WIDOWS MITE COINMy use of ancient Widows Mite coins in jewelry encompasses both a perspective on the coins historically used by ancient Israel, as well as coins of Biblical prominence as mentioned in the Bible.  To appreciate the use of Biblical coinage in jewelry, one must first understand the historical beginnings of these coins in ancient Israel. From the sixth to the fourth century B.C., Israel was part of the Persian Empire.  In 538 B.C., Cyrus who was the King of Persia, allowed the exiled Israelites to return to their land and it was during this period that the first coins were struck and used in Israel.  The early Jewish issues resembled coins from Athens with Hebrew inscriptions of "YEHUD" or "YEHUDAH".  These coins also often featured a classic design in Jewish art, the lily.

bibintro3.jpgAncient coins of the New Testament and early Christianity are quite popular.  A great example of this is the wonderful story that surrounds the "widow's mite" coin, the lowest denomination coin circulating during the time, the prutahs of Alexander Jannaeus.  In describing an incident that involved Jesus, the disciple Mark wrote, "He sat down opposite the treasury and watched the people putting money into the treasury, and many of the rich put in a great amount.  A poor widow came and put in two small coins, the equivalent of a penny.  Then he called his disciples and said to them, 'In truth I tell you, this poor widow has put more in than all who have contributed to the treasury for they have put in money then could spare but she, in her poverty, has put in everything she possessed, all she had to live on'.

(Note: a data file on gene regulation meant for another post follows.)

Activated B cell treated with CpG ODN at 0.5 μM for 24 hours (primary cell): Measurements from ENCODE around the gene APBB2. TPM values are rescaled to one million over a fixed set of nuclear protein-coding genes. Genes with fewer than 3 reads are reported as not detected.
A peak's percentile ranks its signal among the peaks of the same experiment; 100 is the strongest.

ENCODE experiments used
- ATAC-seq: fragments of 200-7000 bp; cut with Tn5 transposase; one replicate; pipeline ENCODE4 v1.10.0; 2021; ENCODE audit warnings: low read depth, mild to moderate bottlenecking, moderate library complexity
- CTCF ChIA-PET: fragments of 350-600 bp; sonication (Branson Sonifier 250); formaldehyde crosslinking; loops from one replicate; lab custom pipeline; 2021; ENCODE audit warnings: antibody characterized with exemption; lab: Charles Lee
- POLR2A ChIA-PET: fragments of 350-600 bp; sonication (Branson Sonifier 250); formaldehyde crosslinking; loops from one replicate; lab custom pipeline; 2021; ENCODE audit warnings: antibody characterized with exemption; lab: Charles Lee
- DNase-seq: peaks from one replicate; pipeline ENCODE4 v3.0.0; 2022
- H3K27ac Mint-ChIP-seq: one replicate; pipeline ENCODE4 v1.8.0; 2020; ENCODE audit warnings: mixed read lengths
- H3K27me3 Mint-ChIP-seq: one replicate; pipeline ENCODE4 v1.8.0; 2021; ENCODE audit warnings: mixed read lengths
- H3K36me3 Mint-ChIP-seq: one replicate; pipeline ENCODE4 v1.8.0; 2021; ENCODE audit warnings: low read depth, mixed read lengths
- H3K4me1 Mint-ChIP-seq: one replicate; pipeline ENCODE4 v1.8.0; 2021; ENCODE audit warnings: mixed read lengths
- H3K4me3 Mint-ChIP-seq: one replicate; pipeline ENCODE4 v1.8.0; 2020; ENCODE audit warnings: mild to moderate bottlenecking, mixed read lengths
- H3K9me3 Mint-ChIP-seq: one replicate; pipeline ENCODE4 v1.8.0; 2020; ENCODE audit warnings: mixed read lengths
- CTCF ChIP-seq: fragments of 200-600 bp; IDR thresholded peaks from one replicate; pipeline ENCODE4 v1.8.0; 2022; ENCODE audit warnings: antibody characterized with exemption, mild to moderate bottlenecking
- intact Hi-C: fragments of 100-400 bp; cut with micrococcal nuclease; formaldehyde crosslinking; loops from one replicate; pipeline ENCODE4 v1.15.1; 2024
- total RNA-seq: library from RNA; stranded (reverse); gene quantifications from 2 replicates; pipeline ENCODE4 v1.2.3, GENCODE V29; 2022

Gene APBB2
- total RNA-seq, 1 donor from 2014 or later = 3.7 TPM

An early mention of the concept of money in the Bible occurs in Genesis where Abraham is purchasing a burial place for his family.  The discussion of an actual weight standard that is translated as "shekel" is written as follows, "Abraham weighed to Ephron the silver, which he had named in the hearing of the children of Heth, four hundred shekels of silver, current money with the merchant.  So the field of Ephron, which was in Machpelah... and the cave which was therein... were made sure unto Abraham for a possession of a burying place." (Genesis 23:15 - 20).  We know though, that this could not have been coins as there would have been no need to weigh the silver since coinage is minted in standardized weights, hence the purpose of coinage in the first place.  Nevertheless, we see that a standard of weight had been established in the barter system at this early point in history.  The silver mentioned in the early Biblical record was most likely in the form of ingots or jewelry.  Coins were not invented until just before the first book of Chronicles.